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I am desperate for some advice! My husband and I are infertile due to an emergency partial hysterectomy to save my life during a bad labor and delivery of our daughter Vivienne, who subsequently was diagnosed with brain cancer and passed away at nine months old. We are beginning the process of looking into expanding our family with either a traditional or gestational surrogate mother.
In light of different things I've read, for example that surrogacy agencies are not licensed or monitored in any way, and the recent fraud and theft of IP's funds at SurroGenesis, USA, I am looking for: (1) Recommendations of good agencies. We live in Pennsylvania but due to the unfavorable legal status of surrogacy in the state, will likely use an out-of-state surrogate, and/or (2) Some pointers on how to evaluate agencies and what questions to ask, and/or (3) Any advice or suggestions on compassionate community fund-raising to help us supplement our savings and what we take in loans, to finance the surrogacy process. I've been researching these items online, and haven't found any or many great answers! Thank you so very much!!
The question sort of has two major parts: doing it right and how to get help. The doing it right part is easier to manage, insofar as bad reputations usually remain attached to agencies that fail to provide good customer service. What constitutes good customer service when it comes to a surrogacy agency or lawyer? Well, unfortunately, the happy ending of a healthy child is not necessarily the deciding factor. They cannot control child birth any more than any of us can control child birth. But some agencies do a better job of protecting your heart on the items that are within their control.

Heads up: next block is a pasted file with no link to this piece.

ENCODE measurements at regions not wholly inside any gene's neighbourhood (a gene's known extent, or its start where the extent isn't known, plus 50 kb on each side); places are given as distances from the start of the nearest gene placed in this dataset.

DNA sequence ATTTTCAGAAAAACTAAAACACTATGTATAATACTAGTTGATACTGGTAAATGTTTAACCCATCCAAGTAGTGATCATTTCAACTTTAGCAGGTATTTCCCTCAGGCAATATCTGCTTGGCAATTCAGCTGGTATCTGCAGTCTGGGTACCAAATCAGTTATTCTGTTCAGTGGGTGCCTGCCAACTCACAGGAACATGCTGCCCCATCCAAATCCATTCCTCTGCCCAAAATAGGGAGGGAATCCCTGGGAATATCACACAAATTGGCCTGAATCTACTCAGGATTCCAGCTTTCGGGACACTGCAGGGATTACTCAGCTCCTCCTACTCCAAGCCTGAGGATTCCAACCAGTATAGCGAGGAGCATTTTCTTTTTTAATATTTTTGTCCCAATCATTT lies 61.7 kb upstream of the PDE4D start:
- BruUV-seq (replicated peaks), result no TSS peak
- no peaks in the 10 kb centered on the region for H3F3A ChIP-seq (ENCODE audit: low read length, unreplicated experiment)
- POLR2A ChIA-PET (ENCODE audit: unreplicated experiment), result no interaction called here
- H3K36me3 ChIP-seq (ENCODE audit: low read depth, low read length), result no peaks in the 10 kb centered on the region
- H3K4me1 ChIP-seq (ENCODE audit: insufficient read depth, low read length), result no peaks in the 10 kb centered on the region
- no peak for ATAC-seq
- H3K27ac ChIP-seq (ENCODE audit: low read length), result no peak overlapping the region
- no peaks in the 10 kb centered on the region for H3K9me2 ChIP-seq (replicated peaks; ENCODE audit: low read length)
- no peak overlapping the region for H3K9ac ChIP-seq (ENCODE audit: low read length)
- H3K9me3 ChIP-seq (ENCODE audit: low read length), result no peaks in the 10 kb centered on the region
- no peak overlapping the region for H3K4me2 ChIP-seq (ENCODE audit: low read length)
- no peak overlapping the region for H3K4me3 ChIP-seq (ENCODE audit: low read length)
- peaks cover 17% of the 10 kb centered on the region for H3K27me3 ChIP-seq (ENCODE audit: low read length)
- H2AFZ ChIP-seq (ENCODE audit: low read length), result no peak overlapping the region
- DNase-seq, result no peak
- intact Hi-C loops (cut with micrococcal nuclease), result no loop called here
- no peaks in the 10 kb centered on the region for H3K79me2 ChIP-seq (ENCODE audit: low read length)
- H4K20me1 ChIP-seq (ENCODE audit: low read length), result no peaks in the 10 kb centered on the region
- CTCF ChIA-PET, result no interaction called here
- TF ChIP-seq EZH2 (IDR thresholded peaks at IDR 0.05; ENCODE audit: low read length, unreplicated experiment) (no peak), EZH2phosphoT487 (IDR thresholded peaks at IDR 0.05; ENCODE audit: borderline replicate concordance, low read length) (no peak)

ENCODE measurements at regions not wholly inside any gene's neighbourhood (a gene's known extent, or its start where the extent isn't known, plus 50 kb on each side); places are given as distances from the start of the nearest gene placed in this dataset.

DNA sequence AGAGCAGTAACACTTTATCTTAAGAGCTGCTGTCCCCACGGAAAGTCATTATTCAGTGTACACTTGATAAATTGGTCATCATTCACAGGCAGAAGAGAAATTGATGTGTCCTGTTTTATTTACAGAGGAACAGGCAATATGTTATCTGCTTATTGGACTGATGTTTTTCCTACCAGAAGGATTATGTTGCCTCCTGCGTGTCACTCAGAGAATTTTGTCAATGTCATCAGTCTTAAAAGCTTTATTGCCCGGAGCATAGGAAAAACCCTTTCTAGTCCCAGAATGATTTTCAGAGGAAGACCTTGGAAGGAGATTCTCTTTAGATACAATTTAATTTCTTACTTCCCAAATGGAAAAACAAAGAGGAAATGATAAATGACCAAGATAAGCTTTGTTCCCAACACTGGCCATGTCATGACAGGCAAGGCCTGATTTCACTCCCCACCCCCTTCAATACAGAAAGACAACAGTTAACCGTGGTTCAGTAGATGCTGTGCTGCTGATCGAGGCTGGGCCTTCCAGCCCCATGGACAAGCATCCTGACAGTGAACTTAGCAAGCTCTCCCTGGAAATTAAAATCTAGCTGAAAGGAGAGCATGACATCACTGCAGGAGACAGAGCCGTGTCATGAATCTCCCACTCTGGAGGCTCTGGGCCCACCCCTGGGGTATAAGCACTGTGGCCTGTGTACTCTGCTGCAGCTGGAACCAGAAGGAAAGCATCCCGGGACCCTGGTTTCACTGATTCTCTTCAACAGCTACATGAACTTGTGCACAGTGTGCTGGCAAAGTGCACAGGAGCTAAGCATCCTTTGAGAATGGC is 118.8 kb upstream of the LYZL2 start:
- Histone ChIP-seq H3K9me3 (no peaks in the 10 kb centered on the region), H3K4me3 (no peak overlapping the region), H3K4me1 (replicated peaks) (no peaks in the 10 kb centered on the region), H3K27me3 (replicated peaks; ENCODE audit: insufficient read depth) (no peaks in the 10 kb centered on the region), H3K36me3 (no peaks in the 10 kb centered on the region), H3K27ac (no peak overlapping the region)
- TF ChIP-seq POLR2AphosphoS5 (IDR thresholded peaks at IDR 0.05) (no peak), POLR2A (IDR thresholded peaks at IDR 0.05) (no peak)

I went to Kym from I'm a Smart One, an infertility blogger AND successful surrogate, who used her own experience needing assistance conceiving to help other people build their families. She tackled this question thoroughly and passes along this advice on choosing a surrogate.
The website is often the first window into the quality of an agency. Anyone can throw up a website and call themselves an "agency," and many people often do. However, established, well-maintained agencies will have a depth of information that helps give credence to their effectiveness as an agency. The more information provided, the better. Things to look out for on agency websites:Okay, so that incredibly thorough answer (thank you, Kym!) should get you started on separating the wheat from the chaff. But what about the other part of your question--raising funds to make surrogacy possible.
*About Us/Who We Are -- This page should give some details about who the agency is run by and how did the agency come to be. Was it established by former intended parents and/or surrogates or by an attorney well-versed in surrogacy? Quality agencies will also have support personnel who are either an integral part of the staff or are independent, adjunct professionals. Such support staff includes: surrogate and intended parent coordinators, licensed social workers, counselors, and/or psychologists, attorneys, bookkeepers, and receptionists. The About Us pages should do exactly that - help potential clients to know about them and provide background information on educational levels, their roles within the agency, and contact information. Be wary of agencies who give little to no information about themselves.